Virginia's players refer to it as "touching the paint" — getting into the lane and driving to the basket, or passing the ball to open shooters on the perimeter. Either way, they believe good things will happen.
"When we run our offense, we just try to get some cuts, get some screens," senior guard Mustapha Farrakhan said. "When you see a lane open up, you just try to touch the paint and if nobody steps up, you go all the way, or if they help over, you make the next pass.
"We've got good enough shooters so when they're down and ready on the catch, that's a good shot for our team."
The Cavaliers (11-8, 2-3 ACC) snapped a three-game losing streak, all three to upper-tier teams in the conference — Boston College, Duke and North Carolina — and all games in which they had leads and chances to win.
"We were kind of feeling bad that we lost those three because we felt like we were in all of those games," Farrakhan said. "We just put an emphasis on finishing, finishing off the game, so we're pretty happy."
Farrakhan led all scorers with 23 points, and freshmen KT Harrell and Joe Harris combined for 28 points as the Cavs employed a four-guard lineup much of the game. They made 10 of 15 shots from 3-point range and held a double-figure lead for all but the final seconds of the last 22 minutes.
"I think we were sloppy at the very end, and I think we left a lot of points on the table," Cavs coach Tony Bennett said. "Whether it was finishing layups or not making free throws, that would have made it a little different.
"But they played longer, withstood a little dry spell in the second half, and we got looks. I thought there were stretches of real good basketball, where the floor was spaced, we got nice rhythm and defended OK. I didn't think it was a great defensive performance, but I thought it was solid."
Georgia Tech's (9-9, 2-3 ACC) conference wins and losses have featured diametrically opposite shooting performances by opponents.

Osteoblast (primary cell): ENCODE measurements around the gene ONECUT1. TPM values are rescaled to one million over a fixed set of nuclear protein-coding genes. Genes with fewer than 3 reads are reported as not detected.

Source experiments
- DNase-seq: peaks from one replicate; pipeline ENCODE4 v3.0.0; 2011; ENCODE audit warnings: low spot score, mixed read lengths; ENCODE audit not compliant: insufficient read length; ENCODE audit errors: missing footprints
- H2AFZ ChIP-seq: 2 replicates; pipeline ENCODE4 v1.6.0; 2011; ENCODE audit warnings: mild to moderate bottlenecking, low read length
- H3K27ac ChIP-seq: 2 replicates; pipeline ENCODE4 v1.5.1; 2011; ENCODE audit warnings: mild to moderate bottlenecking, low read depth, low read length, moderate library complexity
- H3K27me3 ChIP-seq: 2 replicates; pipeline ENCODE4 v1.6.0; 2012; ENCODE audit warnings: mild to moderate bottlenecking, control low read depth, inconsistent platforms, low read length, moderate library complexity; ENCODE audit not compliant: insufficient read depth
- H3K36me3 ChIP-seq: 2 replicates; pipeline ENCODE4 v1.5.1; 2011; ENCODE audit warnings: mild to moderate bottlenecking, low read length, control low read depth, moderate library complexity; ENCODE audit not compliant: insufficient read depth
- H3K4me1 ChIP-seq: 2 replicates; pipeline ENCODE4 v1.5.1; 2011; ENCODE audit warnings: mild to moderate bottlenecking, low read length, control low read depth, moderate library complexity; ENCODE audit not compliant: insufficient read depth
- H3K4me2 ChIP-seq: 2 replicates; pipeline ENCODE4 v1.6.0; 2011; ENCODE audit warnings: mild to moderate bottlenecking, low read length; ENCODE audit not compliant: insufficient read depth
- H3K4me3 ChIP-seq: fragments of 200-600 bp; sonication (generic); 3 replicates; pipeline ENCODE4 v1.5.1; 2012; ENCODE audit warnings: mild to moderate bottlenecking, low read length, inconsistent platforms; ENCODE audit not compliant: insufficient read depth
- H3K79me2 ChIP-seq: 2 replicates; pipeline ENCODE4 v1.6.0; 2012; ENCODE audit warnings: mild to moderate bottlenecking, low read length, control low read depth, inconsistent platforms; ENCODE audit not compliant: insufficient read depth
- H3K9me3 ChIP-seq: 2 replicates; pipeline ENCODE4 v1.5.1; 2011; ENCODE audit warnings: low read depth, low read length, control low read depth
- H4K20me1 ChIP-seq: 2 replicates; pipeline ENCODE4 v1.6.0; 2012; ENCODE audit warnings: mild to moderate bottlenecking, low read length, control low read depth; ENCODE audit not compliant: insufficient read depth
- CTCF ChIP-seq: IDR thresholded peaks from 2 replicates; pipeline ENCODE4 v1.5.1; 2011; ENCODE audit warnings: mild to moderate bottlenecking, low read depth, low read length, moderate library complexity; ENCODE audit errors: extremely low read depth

North Carolina and Wake Forest shot less than 28 percent from the field in a pair of wins. Boston College and Clemson each shot better than 55 percent from the field in losses, with the Tigers hitting an astonishing 85 percent and all nine of their 3-pointers in the second half.
On Saturday, the Cavaliers hit 7 of 8 shots from 3-point range in the first half and made two-thirds of their shots overall on the way to a 14-point halftime lead. For most of the game, the Cavs shot a better percentage from 3-point range than overall or from the free-throw line.
"If they see Georgia Tech on the shirt, it's going in," Yellow Jackets coach Paul Hewitt joked afterward. "I thought about it on the way to the locker room at halftime. You could put teams in the gym by themselves and they won't hit 7 of 8. But you have to be prepared to stop them, rather than hope they don't go in."
Virginia had assists on 16 of its 20 field goals, and five players logged assists, led by Farrakhan and Jontel Evans with five apiece.
"I want them to take good rhythm shots," Bennett said. "We're trying to get paint-touches off the dribble and make the next pass. When feet are set and hands are ready, and a ball is kicked out, you've got to take that.
"When teams are going to pressure you or extend and get into you, you have to use the dribble. Then we say to make the next pass. I thought we did that well and the guys got a little rhythm."
Virginia's defense dictated tempo and its offense created open shots and forced Georgia Tech to chase. It was the fourth time this season the Cavs have made at least 10 3-pointers.
"Shooting's a funny thing," Bennett said. "You keep shooting as long as they're good shots and don't get too discouraged when they're not going in. When they are, you just keep letting them fly."